The Canada Pension Plan Investment Board has taken a major step into luxury retailing with the $6-billion (U.S.) joint purchase of high-end department store operator Neiman Marcus Inc., saying the retailer has attractive room for growth and has stood up well during downturns.
CPPIB and Ares Management LLC announced Monday they will team up to acquire a majority stake in Dallas-based Neiman Marcus, which operates 79 stores across the United States including two Bergdorf Goodman locations in New York. The chain’s managers will retain a minority stake. Neiman has been owned by private equity firms TPG Inc. and Warburg Pincus since 2005, when they bought the company in a leveraged buyout for $5.1-billion.
The deal moves CPPIB into the luxury end of the retail market, which it says will complement its far different prior investments in discount retailers such as Dollar General, 99 Cents Only Stores and European clothing discounter Takko Fashion.
André Bourbonnais, who heads CPPIB’s $10-billion private direct investment portfolio, said the fund is attracted to the “barbell” extremes of the retail sector, which have both demonstrated strength during recessions.
“There are various retailers in the middle and some of them have been very successful, but we think that middle space is actually quite crowded and very, very competitive, so that’s why we like the ends of the retail space,” he said.
Among luxury department-store chains, Neiman’s carries the priciest of brands ranging from a $4,450 Brunello Cucinelli knit jacket to a pair of $1,845 Manolo Blahnik over-the-knee suede boots – helping make it among the industry’s most productive players, as measured in sales per square foot.
Mr. Bourbonnais said Neiman Marcus is not eyeing a Canadian expansion, despite the CPPIB purchase.
While retail can be a cyclical sector that is hurt during times of economic downturn, Mr. Bourbonnais said Neiman Marcus held up “really well” through recent cycles, which was a key consideration in investing in the sector.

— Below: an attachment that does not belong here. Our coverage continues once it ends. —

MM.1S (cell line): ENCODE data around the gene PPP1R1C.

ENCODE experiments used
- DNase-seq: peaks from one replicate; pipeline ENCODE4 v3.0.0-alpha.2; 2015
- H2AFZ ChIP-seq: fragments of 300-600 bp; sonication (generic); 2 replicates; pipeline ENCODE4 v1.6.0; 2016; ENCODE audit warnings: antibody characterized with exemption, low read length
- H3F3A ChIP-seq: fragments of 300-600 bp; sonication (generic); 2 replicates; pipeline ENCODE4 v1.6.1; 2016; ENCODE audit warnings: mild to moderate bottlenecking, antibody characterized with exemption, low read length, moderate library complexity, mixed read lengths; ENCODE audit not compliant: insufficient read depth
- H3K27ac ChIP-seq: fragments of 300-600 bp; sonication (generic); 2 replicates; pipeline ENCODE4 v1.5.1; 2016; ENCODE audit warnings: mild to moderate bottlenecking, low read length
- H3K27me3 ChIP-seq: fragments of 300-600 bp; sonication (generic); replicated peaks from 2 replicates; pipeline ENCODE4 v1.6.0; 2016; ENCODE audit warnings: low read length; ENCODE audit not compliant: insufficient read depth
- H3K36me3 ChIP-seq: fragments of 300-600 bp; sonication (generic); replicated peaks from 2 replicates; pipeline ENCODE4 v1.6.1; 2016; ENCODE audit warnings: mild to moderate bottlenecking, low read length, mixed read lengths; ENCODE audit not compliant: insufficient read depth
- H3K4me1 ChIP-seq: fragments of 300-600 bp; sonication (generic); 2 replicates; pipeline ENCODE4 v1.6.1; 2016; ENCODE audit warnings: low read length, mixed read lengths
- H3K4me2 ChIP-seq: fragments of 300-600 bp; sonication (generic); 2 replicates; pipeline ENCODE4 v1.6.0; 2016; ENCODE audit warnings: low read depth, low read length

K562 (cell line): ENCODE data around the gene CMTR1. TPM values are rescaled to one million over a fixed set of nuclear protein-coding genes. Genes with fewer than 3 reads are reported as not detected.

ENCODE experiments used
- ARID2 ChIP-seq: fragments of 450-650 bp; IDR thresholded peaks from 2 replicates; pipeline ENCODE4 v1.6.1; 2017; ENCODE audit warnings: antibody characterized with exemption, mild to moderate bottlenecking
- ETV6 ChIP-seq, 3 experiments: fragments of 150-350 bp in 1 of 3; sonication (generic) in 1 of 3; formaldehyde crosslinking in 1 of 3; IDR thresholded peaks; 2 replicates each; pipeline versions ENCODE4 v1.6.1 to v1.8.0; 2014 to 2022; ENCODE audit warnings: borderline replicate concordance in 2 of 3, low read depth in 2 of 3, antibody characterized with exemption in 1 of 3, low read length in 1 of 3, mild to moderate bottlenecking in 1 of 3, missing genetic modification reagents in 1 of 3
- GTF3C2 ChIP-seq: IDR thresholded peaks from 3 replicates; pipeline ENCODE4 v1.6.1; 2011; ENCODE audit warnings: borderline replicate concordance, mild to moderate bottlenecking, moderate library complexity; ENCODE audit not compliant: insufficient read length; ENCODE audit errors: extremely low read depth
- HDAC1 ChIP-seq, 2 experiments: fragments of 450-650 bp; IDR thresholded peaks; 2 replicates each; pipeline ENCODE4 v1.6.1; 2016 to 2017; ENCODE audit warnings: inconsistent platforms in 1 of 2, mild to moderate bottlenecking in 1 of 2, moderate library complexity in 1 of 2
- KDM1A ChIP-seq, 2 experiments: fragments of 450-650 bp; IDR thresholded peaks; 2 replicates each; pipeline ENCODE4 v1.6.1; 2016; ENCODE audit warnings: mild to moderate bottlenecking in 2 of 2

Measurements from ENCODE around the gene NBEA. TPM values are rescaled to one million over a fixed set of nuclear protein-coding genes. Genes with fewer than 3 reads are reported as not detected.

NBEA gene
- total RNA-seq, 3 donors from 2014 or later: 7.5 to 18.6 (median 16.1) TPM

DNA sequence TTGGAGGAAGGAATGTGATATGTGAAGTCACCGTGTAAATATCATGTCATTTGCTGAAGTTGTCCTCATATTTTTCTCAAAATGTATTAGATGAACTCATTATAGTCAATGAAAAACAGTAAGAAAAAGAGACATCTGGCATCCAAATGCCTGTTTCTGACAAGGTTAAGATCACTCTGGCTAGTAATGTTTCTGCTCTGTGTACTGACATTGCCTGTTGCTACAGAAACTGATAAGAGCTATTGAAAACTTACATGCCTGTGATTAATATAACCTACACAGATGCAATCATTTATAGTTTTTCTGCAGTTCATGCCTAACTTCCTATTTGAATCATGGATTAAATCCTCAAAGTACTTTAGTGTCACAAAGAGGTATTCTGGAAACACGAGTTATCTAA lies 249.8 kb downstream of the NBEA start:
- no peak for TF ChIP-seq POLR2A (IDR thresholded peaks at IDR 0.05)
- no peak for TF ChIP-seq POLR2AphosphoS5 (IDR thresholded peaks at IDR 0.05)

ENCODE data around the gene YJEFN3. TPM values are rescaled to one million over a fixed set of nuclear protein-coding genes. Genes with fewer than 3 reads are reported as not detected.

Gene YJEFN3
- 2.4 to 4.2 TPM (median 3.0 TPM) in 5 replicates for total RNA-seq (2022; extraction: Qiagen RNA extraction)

“Depending on the severity of the economic downturn, the luxury end of the market is sometimes less affected than the middle portion of the retail business,” he said.
Neiman Marcus saw its total sales slump sharply to $3.6-billion in fiscal 2009 from $4.6-billion a year earlier as the financial crisis and recession hit the United States. But the retailer saw sales stabilize in 2010 and rebound to $4.35-billion in fiscal 2012, ended July 31.
CPPIB is not alone among retail owners to be wary about mid-priced retail players. Over the past decade or so, an array of mid-tier retailers have gone out of business, squeezed by discounters such as Wal-Mart Stores Inc. at the lower end and upscale chains such as yoga-wear specialist Lululemon Athletica Inc. and jewellery specialist Tiffany & Co. at the top end.
In Canada, mid-priced purveyors such as Sears Canada Inc. continue to feel the pinch of cautious consumer spending. And while a wide swath of retailers were hurt by the recession, high-end chains generally recovered more quickly than mid-level retailers. At the same time, dollar stores and other discounters quickly gained traction as consumers sought out bargains.
Luxury retail companies are an increasing target for Canadian pension funds as part of their long-term strategy to buy stakes in a wide array of industries as they search for investments that will yield stronger returns than stock markets and with less volatility.
The Ontario Teachers’ Pension Plan agreed to invest $500-million (U.S.) in Hudson’s Bay Co. in late July to help finance the Bay’s purchase of Saks Inc. Teachers has also invested in Michael Kors Holdings, a luxury fashion label.
CPPIB has expanded globally into a wide range of sectors including health care, energy, technology and manufacturing. The fund lists investments in 40 major private companies including U.S. private hospital company LHP Hospital Group Inc., semiconductor manufacturer Freescale Semiconductor Inc. and U.K. engineering and manufacturing company Tomkins PLC.